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August 27th, 2009
03:56 PM ET

After the storm: Are allegations of vigilante killings true?

The roof of the Louisiana Superdome, pictured on August 30, 2005, shows the scars of Hurricane Katrina.
The roof of the Louisiana Superdome, pictured on August 30, 2005, shows the scars of Hurricane Katrina.

Gary Tuchman | BIO
AC360° Correspondent

Four years after Hurricane Katrina hit the gulf coast, much of the aftermath is still shrouded in mystery. And that is what brought me to New Orleans this week for a story we are bringing you tonight.

In the days after the storm, doctors tell us they saw an inordinately large number of patients who were brought in to hospitals with gunshot wounds. Many of them were dead or ended up dying.

Because of the chaos in the storm’s aftermath, many autopsy records are incomplete or were never done. So officially, it’s not at all clear what was going on.

Well, one man who was shot twice and lived to tell about it has a theory.

An African-American man named Donnel Herrington says he was attacked by three white men who yelled racial epithets at him, with one of them shooting him in the neck and back. Herrington says the gunmen “were hunting black men.”

A journalist named A.C. Thompson, who writes for the investigative non-profit news organization called ProPublica, has been researching this story for about two years. And he writes in an article in “The Nation” magazine that he has found that “there were a series of attacks (in the mostly white) Algiers Point neighborhood, and these attacks were carried out by an organized group of white residents, and that the targets of their attacks, as far as I can tell, were African-American males.”

Indeed, many men in that neighborhood acknowledge setting up what they refer to as a “private militia.” They armed themselves and vowed that any looter or criminal who endangered them would be risking his or her life.

Herrington says he was merely walking to a ferry boat landing to evacuate the area, and there is no reason to doubt that. But residents of Algiers Point acknowledge that shots were fired by members of their militia because they claim there were looters in the area. But did those shots hit anybody?

In a documentary filmed by a Danish production team in the days after Katrina, several residents of Algiers Point say things like this on camera:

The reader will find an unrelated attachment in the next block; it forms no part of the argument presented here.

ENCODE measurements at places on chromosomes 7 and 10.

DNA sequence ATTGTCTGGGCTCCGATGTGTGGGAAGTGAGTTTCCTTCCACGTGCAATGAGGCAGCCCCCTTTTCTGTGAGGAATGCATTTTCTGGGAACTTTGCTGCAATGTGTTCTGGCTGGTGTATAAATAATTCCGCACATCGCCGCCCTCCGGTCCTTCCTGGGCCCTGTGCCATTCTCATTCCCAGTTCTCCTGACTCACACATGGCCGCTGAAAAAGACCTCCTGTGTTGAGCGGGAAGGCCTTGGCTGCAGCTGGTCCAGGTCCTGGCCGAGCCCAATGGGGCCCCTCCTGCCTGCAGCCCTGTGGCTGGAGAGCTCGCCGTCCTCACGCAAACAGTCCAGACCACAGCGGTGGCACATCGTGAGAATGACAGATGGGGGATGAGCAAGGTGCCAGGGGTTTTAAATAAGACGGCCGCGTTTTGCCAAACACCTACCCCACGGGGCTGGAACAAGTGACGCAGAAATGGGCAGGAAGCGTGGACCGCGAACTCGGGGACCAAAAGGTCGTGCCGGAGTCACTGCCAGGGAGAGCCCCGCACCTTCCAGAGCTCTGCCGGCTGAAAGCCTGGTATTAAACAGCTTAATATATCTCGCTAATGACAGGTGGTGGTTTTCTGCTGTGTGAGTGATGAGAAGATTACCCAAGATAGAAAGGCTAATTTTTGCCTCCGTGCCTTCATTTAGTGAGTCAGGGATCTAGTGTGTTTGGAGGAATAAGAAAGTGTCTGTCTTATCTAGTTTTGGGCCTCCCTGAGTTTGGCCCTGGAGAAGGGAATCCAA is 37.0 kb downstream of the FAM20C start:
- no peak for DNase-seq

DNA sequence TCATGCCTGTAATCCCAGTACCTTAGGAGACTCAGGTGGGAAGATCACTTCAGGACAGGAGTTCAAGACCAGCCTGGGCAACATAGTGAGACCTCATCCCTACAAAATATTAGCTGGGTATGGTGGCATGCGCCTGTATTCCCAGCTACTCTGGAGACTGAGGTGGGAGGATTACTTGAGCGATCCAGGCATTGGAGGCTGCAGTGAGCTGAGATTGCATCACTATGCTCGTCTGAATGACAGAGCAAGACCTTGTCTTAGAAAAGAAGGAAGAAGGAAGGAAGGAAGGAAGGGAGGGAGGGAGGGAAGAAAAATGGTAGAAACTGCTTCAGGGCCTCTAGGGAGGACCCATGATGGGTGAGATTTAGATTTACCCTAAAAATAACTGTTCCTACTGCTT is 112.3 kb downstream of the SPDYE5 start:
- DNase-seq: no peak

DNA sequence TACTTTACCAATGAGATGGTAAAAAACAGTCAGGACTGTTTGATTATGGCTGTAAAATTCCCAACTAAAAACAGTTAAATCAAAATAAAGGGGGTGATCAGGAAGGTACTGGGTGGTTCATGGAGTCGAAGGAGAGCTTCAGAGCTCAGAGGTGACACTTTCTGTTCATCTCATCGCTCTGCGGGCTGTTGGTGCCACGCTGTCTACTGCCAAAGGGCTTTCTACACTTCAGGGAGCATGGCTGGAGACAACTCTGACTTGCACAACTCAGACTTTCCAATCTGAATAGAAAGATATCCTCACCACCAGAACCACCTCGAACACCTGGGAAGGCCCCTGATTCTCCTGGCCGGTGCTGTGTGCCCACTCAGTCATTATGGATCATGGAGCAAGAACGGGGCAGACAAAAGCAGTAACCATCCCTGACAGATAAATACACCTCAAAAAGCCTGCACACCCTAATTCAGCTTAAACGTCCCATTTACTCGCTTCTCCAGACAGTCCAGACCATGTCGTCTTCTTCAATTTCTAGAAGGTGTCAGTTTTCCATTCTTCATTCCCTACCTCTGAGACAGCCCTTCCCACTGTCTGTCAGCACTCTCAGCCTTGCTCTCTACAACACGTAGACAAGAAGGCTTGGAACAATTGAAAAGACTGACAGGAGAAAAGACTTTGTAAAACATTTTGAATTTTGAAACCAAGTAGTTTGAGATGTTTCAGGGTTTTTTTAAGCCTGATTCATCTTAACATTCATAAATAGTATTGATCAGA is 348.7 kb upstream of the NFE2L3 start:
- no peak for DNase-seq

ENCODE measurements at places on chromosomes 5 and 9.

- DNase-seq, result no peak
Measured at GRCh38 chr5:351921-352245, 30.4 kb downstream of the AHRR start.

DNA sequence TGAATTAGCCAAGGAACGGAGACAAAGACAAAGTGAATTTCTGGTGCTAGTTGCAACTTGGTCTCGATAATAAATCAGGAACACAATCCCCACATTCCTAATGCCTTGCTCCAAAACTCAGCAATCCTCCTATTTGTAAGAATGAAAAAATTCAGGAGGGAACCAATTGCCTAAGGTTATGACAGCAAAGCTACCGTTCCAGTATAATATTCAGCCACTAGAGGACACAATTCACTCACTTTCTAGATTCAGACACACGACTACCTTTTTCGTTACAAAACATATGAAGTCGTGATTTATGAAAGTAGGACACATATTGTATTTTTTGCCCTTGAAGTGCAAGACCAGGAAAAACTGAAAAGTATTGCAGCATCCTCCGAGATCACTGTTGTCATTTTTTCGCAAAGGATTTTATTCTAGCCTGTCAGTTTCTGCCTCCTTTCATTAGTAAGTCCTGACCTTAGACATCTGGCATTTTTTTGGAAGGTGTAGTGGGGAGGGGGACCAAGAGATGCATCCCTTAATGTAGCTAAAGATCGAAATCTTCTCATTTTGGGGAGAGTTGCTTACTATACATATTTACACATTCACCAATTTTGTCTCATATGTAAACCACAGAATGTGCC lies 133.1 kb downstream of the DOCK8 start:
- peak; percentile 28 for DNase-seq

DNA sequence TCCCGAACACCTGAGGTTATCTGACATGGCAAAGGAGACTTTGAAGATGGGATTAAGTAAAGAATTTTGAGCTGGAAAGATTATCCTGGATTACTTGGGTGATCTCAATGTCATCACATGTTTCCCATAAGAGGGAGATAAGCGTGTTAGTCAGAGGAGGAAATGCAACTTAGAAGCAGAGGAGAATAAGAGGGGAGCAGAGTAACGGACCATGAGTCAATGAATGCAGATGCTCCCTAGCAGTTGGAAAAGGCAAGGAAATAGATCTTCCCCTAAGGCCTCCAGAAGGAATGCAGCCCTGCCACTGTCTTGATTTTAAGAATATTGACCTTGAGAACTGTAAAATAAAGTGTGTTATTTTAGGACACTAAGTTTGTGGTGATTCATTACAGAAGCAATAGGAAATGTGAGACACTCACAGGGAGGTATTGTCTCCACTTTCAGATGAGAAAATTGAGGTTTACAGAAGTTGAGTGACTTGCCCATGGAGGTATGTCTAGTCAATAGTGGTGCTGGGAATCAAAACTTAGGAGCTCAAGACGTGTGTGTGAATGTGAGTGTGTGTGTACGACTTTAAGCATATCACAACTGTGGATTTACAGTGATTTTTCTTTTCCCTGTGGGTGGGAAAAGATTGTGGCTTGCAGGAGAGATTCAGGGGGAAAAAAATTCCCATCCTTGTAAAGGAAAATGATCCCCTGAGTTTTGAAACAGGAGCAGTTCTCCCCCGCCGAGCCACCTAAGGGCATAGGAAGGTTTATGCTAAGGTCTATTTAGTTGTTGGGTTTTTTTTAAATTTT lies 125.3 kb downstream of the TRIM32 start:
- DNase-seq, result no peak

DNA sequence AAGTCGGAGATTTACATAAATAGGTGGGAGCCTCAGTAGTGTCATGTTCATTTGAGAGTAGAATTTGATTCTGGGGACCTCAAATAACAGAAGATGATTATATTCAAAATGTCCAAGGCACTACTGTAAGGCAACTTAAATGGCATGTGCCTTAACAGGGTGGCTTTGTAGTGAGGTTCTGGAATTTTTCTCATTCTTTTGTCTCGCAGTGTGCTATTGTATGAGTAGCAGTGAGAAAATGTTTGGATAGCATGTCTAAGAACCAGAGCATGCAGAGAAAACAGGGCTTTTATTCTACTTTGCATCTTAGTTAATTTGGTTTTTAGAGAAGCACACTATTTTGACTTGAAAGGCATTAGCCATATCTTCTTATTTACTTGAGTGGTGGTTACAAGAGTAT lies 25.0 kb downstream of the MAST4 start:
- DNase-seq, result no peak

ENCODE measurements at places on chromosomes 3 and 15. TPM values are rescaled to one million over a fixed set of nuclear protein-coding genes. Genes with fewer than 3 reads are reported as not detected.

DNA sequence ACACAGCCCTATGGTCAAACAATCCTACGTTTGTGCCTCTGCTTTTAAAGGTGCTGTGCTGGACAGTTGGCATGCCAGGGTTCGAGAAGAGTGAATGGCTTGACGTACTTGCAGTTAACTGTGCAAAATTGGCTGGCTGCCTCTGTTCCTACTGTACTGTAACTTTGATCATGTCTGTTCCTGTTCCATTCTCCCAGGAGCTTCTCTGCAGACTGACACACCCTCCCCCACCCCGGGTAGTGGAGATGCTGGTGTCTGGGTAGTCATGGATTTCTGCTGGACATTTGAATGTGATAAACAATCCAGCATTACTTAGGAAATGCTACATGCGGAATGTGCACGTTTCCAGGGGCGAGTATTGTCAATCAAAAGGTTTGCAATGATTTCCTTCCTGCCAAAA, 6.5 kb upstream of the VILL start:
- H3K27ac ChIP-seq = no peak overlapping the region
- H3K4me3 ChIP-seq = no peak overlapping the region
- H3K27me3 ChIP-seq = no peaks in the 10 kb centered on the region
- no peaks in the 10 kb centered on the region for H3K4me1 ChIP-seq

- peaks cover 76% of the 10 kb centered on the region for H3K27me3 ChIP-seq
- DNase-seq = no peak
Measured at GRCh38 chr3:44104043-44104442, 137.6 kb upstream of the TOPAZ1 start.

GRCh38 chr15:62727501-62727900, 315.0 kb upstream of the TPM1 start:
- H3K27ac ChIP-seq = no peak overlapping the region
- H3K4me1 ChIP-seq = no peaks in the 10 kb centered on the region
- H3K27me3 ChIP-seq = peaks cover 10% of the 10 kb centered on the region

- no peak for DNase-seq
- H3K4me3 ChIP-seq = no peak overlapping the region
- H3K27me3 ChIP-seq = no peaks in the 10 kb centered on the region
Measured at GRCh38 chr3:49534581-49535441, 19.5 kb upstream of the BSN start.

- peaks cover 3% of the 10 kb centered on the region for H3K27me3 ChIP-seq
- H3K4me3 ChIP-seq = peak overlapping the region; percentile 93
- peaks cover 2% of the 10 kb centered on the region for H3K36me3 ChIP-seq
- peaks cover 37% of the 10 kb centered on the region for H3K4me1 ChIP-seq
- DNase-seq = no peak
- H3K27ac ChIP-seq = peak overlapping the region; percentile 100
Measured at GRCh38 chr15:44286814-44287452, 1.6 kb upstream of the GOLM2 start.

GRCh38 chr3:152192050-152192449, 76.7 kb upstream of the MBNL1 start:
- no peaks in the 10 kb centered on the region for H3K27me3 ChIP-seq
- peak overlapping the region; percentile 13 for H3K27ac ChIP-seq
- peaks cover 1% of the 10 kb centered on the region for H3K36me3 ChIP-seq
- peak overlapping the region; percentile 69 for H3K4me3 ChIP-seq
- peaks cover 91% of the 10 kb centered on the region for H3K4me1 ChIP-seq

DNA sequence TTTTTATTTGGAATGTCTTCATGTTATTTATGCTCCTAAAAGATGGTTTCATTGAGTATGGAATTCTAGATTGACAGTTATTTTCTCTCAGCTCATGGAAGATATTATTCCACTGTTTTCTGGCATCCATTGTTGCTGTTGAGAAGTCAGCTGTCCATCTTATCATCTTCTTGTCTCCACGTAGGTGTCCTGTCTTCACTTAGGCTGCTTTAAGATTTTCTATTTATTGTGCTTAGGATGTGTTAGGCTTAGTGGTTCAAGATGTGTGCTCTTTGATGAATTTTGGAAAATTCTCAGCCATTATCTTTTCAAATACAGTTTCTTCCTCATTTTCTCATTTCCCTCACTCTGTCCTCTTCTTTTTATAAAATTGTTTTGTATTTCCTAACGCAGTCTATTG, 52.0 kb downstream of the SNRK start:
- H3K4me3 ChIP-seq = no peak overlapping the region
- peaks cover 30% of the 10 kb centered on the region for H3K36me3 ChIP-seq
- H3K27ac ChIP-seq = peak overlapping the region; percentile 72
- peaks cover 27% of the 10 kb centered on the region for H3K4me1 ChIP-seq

“It was like pheasant season in South Dakota. If it moved, you shot it.”

“You had to do what you had to do. If you had to shoot somebody, you shot somebody. It was that simple.”

“We shot ‘em. They were looters.”

My mission on this trip to New Orleans was to find these people who said these things four years ago, and find out what exactly they meant. Were they serious? Was it alcohol talking? Well, we did indeed find them, and got them on camera. What they told us, we will tell you tonight.

Program Note: Four years after Katrina, what is New Orleans like now? Some residents continue to face challenges as the Big Easy keeps trying to rebuild. Take a look at In Depth: After the Storm. And to learn about ways you can make a difference, visit Impact Your World.

soundoff (15 Responses)
  1. Lacy

    Let me clarify that the man who fell overbored inherited a bacteria that killed him ,and the weapon was the water that he was exposed into,

    August 28, 2009 at 4:08 am |
  2. Lacy

    Anderson,Have you read the book by JAMES LEE BURKE named "TIN ROOF BLOWDOWN"? What a great story and a prolific statement of NO in post Katrina setting.

    August 28, 2009 at 3:50 am |
  3. Lacy

    I heard about a man that went overboard on Galveston Bay last weekend and accidently scraped his knee and died within 24 hrs..Whats up with the water? Could this be a result of Katrina or Ike?

    August 28, 2009 at 3:42 am |
  4. Lacy

    I was so glad to hear about the musicians village on this segment and the rebuilding in this area. However, living in the Houston area we have probably inhereted a few of NO"s here, that's the best part! The problem came weeks later with the threat of Hurricane Rita, and all our safe passage transplants from Katrina to Houston found themselves into to same boat, in a worse way. The icing on top occured last year when Hurricane Ike hit the Houston area!! We are still in recovery here too and a few NO people still are here making music to our ears. Got To Luv Em!!